Rice Krispies Now Has Lunch Box “Love Notes” For Blind Children

Adobe

Have you ever put a note of encouragement in your children’s lunch bag? Or perhaps you’ve been on the receiving end of one, enjoying the pick-me-up just a small note of love can give you.

It’s a simple gesture you’ve probably not thought much about, but for the parents of children with a visual impairment, it’s not as easy as quickly writing something on a sticky note and placing it on a sandwich. These kids might also feel excluded when those around them read the notes their parents packed in their lunch.

school cafeteria photo
Flickr | woodleywonderworks

Realizing there are 62,000 visually impaired children in schools across the United States who simply can’t see these written notes, Kellogg’s is offering a new product just in time for the back-to-school season.

While Rice Krispies Treats already offers writeable wrappers, the brand was inspired by Eme Butler-Mitchell, an 11-year-old blind student, to partner with the National Federation of the Blind and include Braille and audio devices with their marshmallowy treats.

Each Braille sticker sheet includes eight uplifting phrases for parents to share with their children, like “You’ve Got This” and “Love You Lots.” For children who are auditory learners or don’t read Braille, the re-recordable audio box holds a Rice Krispies Treats crispy marshmallow square inside, and when opened, plays a 10-second pre-recorded auditory message.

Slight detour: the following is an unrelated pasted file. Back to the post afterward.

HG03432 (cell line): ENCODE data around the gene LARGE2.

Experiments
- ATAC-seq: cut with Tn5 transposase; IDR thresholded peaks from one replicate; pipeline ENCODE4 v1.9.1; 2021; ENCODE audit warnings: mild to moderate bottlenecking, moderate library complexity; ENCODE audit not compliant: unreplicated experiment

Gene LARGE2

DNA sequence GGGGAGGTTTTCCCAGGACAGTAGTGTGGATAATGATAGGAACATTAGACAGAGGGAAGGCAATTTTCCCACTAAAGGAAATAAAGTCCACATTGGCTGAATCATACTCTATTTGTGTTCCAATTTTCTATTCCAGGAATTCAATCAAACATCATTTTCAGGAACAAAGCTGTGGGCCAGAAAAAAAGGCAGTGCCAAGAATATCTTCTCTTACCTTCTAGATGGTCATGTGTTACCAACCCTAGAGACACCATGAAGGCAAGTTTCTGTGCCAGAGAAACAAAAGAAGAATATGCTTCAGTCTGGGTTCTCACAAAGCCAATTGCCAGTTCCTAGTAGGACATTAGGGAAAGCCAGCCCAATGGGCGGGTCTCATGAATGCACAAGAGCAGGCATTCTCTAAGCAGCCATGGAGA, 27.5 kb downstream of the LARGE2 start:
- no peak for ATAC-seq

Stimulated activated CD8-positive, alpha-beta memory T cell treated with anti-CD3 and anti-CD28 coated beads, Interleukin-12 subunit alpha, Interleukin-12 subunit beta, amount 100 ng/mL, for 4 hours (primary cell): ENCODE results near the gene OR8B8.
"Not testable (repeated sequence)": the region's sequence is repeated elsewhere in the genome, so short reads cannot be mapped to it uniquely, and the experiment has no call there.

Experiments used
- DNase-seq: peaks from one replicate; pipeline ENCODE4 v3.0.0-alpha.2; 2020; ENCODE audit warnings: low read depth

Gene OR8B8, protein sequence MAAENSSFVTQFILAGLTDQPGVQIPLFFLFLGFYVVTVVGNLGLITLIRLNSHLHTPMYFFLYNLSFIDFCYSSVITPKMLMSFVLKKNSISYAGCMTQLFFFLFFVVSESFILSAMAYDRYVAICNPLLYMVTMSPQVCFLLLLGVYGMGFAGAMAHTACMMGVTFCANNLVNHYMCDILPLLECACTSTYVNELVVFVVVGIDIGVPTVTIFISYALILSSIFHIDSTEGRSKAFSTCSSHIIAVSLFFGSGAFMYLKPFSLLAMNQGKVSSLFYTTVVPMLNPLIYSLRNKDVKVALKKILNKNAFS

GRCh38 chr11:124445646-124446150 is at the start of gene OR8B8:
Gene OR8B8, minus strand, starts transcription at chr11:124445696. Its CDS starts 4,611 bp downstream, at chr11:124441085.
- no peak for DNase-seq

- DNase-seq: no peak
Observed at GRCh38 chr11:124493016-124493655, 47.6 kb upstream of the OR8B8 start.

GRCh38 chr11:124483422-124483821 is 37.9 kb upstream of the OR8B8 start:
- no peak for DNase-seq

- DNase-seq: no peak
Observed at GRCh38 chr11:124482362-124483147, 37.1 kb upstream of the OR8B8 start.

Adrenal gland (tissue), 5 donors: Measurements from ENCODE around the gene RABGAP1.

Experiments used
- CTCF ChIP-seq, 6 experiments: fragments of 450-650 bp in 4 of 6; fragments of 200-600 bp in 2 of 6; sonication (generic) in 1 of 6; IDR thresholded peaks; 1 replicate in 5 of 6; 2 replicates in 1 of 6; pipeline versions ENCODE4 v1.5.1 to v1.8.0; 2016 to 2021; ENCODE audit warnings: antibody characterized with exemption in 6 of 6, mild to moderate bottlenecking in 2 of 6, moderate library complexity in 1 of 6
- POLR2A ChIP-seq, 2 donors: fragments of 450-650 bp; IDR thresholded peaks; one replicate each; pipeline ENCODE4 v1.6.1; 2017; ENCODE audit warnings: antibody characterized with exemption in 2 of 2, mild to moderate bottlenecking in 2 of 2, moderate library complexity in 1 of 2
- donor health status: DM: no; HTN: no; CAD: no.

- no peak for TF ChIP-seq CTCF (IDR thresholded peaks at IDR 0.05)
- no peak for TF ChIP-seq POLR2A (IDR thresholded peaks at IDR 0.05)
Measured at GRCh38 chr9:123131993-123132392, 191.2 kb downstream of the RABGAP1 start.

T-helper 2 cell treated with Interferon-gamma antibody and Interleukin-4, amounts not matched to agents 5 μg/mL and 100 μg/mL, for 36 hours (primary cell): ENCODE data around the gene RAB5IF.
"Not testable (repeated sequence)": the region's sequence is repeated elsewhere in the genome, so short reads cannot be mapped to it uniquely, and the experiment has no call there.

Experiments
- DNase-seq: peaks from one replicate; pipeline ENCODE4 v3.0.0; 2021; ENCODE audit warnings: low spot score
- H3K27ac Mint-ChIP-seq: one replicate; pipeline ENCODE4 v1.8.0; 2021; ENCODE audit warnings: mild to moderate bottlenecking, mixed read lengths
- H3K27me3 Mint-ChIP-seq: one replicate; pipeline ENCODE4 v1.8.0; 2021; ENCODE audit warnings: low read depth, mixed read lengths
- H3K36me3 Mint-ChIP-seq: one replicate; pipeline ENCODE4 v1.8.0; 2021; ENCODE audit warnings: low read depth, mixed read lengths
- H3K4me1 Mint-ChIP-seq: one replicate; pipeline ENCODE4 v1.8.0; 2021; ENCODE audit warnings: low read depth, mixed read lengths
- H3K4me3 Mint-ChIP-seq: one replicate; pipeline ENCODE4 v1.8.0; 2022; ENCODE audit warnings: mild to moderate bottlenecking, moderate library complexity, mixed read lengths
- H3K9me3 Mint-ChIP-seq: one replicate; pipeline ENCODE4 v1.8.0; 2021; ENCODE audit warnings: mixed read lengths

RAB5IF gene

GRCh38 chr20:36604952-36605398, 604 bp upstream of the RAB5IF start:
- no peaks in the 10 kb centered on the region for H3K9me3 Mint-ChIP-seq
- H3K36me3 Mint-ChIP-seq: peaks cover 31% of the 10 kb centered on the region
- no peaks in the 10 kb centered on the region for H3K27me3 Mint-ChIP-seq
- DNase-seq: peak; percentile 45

These specialized “Love Notes” are available to order by visiting Rice Krispies website at no charge, while supplies last. 

Rice Krispies Treats

W.K. Kellogg, founder of The Kellogg Company, was blind for the last decade of is life, so the company says being inclusive is simply in their DNA. “Everyone is important,” said Jessica Waller, vice president of sales at Kellogg. “We want each child to be able to feel loved, supported and acknowledged.”

Food, Good News, Parenting
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About the Author
Kaitlin Gates
Kaitlin is a freelance multimedia journalist with a degree in journalism and psychology. Along with Simplemost, she also writes for Don't Waste Your Money, where she loves finding great deals to help people save money. Visit Scripps News to see more of Kaitlin's work.

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